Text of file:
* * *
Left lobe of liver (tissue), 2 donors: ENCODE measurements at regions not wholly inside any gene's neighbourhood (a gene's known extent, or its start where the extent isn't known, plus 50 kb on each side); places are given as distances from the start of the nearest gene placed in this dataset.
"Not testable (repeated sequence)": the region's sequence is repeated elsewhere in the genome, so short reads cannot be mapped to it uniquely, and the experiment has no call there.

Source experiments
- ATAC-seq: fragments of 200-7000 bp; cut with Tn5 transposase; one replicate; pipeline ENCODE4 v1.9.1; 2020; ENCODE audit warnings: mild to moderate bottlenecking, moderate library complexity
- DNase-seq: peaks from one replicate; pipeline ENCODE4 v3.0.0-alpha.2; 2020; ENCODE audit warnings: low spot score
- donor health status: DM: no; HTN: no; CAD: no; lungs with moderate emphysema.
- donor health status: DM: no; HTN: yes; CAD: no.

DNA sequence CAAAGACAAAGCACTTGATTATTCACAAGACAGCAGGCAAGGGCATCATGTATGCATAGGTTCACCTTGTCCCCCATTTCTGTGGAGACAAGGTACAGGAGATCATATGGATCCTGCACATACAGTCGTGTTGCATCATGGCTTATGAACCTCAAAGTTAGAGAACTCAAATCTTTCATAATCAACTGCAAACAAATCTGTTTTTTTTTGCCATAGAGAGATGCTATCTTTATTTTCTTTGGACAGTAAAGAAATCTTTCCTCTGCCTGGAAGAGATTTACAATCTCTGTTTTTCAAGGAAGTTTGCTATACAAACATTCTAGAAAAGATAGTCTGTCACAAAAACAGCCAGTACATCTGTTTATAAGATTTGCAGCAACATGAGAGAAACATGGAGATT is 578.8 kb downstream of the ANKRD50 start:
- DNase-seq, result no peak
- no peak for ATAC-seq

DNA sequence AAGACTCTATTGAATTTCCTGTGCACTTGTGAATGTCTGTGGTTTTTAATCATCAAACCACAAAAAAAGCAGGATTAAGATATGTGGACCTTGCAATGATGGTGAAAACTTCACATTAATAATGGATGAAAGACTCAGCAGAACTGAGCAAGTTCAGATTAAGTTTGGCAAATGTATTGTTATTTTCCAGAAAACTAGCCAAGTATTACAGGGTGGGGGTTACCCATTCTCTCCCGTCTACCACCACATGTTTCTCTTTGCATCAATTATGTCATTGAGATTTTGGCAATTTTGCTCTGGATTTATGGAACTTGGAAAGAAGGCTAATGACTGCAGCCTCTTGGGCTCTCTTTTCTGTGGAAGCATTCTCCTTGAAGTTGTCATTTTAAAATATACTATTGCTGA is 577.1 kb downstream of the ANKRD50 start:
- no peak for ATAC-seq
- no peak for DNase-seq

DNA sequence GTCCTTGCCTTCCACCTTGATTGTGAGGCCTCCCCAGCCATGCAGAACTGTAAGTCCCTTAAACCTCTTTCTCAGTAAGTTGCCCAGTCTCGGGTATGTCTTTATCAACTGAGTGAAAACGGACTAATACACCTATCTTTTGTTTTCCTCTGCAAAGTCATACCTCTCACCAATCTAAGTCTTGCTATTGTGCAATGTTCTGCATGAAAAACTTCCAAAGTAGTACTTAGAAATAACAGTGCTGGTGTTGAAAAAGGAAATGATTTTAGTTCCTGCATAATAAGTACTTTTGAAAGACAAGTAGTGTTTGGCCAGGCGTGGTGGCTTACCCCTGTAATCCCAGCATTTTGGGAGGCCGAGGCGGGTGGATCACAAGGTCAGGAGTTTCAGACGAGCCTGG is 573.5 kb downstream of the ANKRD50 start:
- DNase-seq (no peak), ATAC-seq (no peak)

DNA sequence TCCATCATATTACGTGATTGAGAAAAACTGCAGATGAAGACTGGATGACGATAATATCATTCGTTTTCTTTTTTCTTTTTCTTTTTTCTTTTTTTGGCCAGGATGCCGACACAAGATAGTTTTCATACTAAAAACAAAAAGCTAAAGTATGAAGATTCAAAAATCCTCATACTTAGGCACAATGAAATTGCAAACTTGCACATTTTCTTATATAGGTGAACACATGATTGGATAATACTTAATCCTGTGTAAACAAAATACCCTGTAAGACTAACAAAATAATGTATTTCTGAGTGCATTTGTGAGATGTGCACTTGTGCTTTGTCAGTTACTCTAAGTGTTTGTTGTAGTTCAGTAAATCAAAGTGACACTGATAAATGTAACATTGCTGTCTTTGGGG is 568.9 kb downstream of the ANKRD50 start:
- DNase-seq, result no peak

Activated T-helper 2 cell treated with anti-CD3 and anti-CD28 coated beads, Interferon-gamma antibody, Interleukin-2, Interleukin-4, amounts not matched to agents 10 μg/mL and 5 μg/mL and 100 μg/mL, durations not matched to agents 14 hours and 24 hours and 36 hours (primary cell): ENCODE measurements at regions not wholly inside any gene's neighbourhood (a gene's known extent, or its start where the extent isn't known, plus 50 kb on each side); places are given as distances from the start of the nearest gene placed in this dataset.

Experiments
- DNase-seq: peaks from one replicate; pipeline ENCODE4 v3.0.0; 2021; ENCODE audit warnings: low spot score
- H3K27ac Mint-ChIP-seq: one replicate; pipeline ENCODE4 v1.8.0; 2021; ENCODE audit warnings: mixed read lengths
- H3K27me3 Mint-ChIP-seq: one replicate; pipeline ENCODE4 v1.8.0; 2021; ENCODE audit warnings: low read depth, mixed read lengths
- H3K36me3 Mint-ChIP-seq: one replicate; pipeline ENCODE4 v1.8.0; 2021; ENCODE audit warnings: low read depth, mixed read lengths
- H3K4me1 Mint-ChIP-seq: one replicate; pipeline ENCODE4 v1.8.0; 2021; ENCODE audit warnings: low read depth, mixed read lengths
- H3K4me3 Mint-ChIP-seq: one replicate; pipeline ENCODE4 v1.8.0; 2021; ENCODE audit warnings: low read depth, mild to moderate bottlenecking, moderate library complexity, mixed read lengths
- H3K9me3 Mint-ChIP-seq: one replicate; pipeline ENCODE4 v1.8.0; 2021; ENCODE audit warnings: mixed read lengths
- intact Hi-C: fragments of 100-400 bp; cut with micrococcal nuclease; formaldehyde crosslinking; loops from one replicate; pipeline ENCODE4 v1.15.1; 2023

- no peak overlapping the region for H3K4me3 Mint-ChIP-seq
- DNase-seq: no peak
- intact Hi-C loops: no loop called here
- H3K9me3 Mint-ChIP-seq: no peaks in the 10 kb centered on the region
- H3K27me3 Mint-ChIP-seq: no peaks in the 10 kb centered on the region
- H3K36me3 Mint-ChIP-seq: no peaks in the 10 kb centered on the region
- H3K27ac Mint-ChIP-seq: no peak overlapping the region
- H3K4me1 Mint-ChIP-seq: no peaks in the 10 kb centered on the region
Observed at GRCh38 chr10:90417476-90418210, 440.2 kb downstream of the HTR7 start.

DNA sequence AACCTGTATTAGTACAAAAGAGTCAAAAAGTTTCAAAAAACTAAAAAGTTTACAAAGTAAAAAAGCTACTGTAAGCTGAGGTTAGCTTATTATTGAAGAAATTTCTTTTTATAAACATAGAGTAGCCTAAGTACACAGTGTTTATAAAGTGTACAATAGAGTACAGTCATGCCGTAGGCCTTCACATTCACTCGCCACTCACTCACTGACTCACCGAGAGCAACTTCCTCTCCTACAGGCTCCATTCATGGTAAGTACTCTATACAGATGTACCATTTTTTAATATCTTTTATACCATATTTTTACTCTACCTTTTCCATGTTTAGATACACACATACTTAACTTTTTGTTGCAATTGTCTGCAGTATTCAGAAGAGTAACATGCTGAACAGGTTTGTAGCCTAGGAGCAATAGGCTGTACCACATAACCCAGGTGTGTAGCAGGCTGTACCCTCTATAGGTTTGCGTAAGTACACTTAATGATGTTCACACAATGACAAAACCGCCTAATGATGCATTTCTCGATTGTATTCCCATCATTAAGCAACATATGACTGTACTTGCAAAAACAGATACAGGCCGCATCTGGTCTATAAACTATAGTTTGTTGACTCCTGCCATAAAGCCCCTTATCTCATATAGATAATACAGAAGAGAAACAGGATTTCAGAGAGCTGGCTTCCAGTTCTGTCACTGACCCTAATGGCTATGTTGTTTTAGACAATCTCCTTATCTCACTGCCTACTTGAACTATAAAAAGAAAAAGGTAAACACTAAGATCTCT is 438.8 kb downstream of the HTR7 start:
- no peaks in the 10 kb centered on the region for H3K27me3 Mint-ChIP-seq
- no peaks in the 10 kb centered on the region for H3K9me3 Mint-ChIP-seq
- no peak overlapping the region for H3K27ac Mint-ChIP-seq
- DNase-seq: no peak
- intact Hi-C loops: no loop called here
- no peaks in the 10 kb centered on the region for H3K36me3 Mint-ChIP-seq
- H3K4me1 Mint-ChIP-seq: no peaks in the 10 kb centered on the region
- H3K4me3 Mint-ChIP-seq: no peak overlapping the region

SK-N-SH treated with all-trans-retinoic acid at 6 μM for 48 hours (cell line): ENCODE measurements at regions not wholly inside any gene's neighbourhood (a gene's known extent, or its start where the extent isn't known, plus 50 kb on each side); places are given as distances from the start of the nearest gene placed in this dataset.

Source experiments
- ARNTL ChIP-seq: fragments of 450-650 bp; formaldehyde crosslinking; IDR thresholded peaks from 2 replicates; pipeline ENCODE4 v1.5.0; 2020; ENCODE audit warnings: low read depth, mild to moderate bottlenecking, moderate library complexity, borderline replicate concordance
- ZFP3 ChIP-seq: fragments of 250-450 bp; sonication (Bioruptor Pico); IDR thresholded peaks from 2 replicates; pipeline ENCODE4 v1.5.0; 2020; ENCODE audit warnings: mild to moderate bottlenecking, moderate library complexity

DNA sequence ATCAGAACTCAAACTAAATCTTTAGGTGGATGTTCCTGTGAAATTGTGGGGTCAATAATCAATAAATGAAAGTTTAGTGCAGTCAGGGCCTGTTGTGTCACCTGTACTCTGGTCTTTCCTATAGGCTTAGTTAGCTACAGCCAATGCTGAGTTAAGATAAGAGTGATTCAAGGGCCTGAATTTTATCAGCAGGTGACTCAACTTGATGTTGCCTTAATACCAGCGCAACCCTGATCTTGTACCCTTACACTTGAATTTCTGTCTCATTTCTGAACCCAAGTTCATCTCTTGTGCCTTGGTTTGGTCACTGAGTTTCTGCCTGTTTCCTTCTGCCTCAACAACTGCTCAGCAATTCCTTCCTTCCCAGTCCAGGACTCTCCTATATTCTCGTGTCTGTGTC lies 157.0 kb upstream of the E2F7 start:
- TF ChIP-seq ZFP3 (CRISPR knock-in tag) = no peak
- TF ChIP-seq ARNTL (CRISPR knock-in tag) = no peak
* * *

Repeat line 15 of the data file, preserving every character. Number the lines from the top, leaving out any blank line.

- DNase-seq (no peak), ATAC-seq (no peak)